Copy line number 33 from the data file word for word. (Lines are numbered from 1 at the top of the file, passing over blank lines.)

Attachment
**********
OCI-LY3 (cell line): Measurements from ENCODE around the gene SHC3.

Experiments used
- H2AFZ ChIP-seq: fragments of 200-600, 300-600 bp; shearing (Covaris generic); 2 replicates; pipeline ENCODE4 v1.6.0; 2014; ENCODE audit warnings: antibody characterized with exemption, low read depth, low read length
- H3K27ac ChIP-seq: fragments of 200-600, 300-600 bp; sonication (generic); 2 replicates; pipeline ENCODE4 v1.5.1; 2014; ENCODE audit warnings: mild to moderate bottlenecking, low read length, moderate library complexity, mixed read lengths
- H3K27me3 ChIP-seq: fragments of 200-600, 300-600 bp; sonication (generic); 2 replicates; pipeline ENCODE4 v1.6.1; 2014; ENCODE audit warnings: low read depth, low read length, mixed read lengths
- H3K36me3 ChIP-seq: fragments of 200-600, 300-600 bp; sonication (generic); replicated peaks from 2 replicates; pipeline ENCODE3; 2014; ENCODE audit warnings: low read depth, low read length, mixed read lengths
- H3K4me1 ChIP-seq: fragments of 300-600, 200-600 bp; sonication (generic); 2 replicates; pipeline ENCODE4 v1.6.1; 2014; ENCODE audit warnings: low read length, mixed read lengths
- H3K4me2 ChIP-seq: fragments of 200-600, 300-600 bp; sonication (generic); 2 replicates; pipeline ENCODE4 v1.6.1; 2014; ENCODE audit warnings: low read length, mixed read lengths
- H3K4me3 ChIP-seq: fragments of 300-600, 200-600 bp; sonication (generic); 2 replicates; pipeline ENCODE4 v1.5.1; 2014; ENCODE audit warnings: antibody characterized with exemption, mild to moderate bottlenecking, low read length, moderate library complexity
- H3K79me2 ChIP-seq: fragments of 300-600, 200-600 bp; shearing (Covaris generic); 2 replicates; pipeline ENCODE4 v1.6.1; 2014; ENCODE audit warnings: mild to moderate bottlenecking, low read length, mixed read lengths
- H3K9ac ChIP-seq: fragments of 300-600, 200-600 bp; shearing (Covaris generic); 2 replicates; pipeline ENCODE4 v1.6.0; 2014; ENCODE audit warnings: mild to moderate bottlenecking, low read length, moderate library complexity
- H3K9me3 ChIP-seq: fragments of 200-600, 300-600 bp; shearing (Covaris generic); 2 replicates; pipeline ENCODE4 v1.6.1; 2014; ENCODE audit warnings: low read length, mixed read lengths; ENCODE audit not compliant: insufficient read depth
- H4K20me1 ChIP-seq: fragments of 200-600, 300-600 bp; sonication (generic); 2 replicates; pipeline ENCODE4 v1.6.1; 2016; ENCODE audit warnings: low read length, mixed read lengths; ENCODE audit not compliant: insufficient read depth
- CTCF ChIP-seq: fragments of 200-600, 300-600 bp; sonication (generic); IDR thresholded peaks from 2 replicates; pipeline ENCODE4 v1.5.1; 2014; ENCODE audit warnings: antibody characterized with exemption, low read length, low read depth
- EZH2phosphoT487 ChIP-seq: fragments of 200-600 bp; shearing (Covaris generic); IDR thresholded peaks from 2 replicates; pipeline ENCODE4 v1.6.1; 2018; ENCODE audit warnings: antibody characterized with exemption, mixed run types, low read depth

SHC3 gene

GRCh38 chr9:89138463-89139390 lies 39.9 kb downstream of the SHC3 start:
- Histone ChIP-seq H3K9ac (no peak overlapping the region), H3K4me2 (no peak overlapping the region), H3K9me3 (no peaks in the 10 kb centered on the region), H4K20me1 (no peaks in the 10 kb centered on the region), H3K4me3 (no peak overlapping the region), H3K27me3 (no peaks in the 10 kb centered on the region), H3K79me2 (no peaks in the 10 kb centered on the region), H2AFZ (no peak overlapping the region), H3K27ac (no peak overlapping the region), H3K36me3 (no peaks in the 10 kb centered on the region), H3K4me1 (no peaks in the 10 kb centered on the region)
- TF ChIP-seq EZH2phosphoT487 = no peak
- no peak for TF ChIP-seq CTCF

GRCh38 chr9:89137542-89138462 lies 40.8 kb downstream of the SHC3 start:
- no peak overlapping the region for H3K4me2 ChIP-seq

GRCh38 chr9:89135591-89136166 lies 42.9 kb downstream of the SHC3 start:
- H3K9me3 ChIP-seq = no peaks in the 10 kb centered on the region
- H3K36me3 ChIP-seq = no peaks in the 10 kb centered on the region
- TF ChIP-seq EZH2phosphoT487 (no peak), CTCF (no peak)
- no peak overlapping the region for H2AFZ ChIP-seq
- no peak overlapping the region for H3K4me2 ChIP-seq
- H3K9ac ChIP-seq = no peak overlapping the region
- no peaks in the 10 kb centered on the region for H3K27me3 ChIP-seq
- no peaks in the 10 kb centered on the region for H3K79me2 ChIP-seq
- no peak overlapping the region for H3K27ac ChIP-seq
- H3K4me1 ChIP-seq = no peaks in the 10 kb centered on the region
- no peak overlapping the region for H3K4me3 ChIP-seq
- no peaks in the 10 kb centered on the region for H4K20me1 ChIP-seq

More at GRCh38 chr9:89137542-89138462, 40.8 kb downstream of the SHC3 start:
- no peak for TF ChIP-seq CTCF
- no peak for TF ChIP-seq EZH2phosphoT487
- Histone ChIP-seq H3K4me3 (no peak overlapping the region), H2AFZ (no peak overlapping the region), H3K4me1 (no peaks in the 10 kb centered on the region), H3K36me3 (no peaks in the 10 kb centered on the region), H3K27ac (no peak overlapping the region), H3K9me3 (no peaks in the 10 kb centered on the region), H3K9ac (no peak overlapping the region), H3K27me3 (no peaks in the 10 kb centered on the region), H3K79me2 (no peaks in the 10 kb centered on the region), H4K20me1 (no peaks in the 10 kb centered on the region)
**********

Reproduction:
- H3K4me1 ChIP-seq = no peaks in the 10 kb centered on the region